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"And Belle, she was like my promoter. She would message a bunch of her friends and stuff, saying, 'You [have to] use Suyen,' like, 'Check this girl out, she’s new.' That, and I guess my own way of doing waves, and I know people wanted to get their hands on that kind of look. So maybe that also had a big part of it."

What would you say is your aesthetic when it comes to hair?

"Definitely not avant-garde, people won’t go on my page and you know, see these big extravagant hairstyles. My aesthetic is free-flowing, easy, living, something pretty casual."

From your experience, how different is the working environment here compared to the US?

"The weather and the type of hair texture that I work with here are very difficult, so I actually find that working here is a lot harder than working in the States. When I was working in the States I got to play with so many hair textures like blondes, brunettes, bleached hair, highlighted hair, while here it’s usually mostly like dark brown or black. So it’s really different, and it’s so humid [here] and we all know that black hair is one of the hardest to keep a hairstyle in.

"Working with people here, everyone's really nice. I must say it’s a lot more laidback than when I was working in the States. My life in the States was always on-the-go basically, like every minute I felt like I was always doing something, I guess here is a little bit more relaxed."

Who do you look up to the most in the beauty world?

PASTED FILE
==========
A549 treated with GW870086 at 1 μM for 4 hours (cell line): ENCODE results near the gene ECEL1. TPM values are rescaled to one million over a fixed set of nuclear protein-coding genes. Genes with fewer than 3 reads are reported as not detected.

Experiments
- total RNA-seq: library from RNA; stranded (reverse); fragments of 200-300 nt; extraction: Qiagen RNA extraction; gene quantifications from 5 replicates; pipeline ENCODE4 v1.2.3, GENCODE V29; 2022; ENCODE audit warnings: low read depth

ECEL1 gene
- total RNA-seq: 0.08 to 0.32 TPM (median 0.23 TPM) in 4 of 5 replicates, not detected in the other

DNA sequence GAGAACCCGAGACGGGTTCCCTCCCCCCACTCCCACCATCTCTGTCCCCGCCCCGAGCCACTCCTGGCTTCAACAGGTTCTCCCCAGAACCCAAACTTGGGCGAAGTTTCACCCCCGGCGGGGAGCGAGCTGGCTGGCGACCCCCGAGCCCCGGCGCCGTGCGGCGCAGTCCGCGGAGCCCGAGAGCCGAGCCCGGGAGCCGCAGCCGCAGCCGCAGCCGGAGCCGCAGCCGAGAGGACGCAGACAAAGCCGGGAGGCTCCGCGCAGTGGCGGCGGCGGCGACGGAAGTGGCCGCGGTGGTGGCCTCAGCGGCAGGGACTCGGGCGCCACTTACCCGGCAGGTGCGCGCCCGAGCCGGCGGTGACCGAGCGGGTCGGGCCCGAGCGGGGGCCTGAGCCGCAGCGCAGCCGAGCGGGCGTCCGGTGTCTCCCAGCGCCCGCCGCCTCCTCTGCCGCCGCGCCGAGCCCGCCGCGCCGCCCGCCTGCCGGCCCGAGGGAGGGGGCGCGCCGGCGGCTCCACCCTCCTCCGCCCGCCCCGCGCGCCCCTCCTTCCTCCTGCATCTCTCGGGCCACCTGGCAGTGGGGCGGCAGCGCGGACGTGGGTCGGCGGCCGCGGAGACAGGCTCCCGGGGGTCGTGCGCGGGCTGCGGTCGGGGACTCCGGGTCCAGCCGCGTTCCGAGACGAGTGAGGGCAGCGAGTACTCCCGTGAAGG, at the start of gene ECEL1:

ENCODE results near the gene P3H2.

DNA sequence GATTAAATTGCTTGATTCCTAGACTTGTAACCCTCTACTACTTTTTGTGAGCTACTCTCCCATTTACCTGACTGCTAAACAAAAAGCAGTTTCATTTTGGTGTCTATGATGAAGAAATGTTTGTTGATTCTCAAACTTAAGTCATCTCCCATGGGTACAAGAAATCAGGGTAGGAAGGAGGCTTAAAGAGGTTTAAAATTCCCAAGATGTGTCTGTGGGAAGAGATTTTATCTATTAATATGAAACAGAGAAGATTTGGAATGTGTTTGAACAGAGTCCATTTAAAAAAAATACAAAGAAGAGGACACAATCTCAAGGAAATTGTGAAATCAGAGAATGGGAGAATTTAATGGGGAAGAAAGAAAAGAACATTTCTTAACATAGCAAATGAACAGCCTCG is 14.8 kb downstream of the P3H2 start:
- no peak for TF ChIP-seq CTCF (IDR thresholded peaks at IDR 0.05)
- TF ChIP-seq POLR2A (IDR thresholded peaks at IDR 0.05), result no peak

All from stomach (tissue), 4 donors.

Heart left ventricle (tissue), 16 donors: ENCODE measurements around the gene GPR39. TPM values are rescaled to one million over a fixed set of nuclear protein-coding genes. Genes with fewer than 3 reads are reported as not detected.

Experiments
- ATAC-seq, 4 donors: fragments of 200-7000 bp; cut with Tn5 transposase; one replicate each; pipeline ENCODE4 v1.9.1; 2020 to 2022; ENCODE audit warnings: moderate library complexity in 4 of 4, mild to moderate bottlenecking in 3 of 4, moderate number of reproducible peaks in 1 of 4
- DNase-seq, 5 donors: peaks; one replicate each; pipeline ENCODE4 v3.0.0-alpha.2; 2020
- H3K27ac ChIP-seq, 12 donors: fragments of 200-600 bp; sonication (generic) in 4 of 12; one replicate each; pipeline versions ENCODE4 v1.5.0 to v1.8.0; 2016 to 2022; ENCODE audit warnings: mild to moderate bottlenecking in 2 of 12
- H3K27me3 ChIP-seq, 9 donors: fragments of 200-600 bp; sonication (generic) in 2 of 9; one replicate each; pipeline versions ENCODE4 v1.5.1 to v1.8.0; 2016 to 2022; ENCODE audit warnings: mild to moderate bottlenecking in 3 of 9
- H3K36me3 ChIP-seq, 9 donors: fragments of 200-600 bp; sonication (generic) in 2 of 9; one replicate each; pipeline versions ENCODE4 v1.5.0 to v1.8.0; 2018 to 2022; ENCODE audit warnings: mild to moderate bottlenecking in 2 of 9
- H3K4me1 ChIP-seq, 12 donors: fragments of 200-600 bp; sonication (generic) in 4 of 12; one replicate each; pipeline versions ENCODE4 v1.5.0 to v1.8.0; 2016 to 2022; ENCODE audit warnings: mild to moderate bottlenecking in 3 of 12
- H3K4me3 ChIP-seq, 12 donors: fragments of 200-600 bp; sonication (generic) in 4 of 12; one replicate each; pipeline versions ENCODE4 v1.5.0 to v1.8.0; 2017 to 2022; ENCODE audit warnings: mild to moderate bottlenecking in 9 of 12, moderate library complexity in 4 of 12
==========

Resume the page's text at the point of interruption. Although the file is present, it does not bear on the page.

"Oh I have so many, I mean I think the most basic thing I can say is Jen Atkin, but really I do look up to her. She’s such a girl boss and she really pioneered the hair industry and how it’s seen and portrayed right now.

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"I also have this idol named Ahn Co Tran and he owns this salon in LA and his haircuts are pretty much what I love. We’ve got really similar aesthetic and I’m always going through his page looking for new ideas and what kind of cuts are in and stuff like that."

What’s the best lesson you’ve learned while working as a hairstylist?

"Being a hairstylist, especially freelance stylist, is not the easiest thing in the world. I always tell people that you [have to] be persistent, you just have to keep moving. When you don't have anything in your schedule and some jobs pop up, take it. Don’t be lazy 'cause no one's just going to hand you work. Go out there and promote yourself.

"I think also one of the best lessons is just surrounding yourself with good people, people that you can learn from. You don’t necessarily have to go to school to learn certain things but maybe if you have a cool mentor you can look and see how to cut hair, style, whatever—you can learn from everyone.

"But the best lesson is you always have to value your craft and yourself. Don’t underestimate your worth."

What other advice can you give to new hairstylists who want to excel in this career path?

"Just be persistent. Never give up. Call as many people you can, Instagram message—I mean, you don't know these people, they don’t know you, so the worst that they can say is, 'No, I can't have you assist me.' That’s not the end of the world so you really have to [keep going] forward.

"Because once you start getting to the point where you feel that this isn’t for you, then your craft is going to suffer. Just keep doing things to keep you motivated. Look at videos online, look for inspiration, and try to get yourself involved in as many things hair as possible."